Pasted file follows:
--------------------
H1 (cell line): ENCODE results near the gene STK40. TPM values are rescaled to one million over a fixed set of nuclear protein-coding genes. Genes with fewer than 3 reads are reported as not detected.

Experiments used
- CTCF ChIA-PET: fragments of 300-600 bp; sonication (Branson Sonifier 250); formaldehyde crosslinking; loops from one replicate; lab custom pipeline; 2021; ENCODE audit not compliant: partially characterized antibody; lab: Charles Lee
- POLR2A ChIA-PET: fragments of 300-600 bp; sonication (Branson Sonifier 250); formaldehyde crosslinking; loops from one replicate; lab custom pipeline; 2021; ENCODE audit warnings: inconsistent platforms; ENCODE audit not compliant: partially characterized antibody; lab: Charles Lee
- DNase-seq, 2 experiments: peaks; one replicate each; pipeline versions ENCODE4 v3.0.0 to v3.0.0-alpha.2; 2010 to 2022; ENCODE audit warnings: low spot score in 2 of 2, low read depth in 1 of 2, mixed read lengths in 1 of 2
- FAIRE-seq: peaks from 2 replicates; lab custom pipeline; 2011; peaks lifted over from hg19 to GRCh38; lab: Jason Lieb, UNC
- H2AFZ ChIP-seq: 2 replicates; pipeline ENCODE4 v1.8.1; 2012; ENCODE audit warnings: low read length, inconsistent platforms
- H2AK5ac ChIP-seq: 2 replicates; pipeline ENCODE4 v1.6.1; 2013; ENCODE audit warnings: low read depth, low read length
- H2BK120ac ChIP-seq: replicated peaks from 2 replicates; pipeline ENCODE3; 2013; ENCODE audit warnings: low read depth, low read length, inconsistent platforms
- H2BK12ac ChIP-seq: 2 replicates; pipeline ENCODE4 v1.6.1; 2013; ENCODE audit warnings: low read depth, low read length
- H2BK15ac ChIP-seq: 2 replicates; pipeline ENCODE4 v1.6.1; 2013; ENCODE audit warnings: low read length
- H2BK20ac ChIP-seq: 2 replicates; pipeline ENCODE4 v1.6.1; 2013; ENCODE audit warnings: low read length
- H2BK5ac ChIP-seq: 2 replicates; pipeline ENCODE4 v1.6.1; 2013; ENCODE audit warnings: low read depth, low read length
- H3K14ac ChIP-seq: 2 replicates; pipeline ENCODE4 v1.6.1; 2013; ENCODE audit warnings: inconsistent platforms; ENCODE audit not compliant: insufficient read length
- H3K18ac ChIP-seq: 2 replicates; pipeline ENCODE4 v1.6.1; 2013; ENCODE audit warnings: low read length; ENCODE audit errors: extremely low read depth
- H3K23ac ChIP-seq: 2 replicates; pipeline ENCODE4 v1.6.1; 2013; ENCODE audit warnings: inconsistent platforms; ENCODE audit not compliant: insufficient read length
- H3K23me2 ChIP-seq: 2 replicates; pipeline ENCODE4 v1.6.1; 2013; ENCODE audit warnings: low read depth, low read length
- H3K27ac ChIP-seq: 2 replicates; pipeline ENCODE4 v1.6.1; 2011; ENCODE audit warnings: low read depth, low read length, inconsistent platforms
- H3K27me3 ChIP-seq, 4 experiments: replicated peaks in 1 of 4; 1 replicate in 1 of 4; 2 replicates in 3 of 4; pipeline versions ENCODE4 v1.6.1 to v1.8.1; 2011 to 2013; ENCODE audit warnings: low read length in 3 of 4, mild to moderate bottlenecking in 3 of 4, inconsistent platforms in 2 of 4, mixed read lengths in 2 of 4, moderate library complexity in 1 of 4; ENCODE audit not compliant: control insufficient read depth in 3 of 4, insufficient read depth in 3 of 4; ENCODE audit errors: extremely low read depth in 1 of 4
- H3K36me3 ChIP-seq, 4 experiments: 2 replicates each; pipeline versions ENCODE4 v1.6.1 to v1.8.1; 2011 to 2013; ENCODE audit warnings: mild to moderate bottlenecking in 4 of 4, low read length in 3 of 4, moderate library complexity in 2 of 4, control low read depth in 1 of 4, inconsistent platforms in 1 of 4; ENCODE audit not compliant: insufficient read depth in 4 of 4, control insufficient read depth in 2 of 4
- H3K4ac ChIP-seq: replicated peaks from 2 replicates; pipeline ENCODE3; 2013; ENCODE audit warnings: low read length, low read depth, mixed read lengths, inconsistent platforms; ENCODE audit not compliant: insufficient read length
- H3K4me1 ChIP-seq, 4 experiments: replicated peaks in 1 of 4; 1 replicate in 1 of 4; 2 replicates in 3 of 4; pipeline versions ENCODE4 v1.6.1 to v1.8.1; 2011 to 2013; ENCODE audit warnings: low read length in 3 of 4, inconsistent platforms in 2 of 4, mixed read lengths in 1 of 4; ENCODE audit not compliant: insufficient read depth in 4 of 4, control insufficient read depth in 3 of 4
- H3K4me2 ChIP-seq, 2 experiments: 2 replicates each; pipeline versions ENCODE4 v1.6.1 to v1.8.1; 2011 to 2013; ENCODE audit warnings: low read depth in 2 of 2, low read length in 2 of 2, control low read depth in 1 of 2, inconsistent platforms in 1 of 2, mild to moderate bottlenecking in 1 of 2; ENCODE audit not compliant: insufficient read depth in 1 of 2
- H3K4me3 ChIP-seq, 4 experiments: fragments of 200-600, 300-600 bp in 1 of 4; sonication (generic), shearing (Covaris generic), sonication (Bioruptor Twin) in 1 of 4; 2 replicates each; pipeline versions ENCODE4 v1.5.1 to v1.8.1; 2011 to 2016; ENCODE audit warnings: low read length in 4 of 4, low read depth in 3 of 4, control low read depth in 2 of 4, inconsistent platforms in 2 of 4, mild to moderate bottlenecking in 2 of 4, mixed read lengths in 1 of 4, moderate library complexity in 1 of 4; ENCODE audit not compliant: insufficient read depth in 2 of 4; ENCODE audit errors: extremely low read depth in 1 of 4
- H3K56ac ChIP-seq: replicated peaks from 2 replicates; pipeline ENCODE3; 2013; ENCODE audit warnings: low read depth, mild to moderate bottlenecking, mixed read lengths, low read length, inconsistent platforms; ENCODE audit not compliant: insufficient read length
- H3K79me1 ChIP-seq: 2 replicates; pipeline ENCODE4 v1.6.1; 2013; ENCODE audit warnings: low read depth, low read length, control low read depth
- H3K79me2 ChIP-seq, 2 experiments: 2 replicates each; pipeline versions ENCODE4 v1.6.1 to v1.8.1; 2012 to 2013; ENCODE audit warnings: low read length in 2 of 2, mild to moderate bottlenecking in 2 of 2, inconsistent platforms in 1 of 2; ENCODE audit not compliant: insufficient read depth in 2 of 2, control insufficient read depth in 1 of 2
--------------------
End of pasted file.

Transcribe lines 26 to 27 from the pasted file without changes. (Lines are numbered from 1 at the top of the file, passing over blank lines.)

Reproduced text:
- H3K79me1 ChIP-seq: 2 replicates; pipeline ENCODE4 v1.6.1; 2013; ENCODE audit warnings: low read depth, low read length, control low read depth
- H3K79me2 ChIP-seq, 2 experiments: 2 replicates each; pipeline versions ENCODE4 v1.6.1 to v1.8.1; 2012 to 2013; ENCODE audit warnings: low read length in 2 of 2, mild to moderate bottlenecking in 2 of 2, inconsistent platforms in 1 of 2; ENCODE audit not compliant: insufficient read depth in 2 of 2, control insufficient read depth in 1 of 2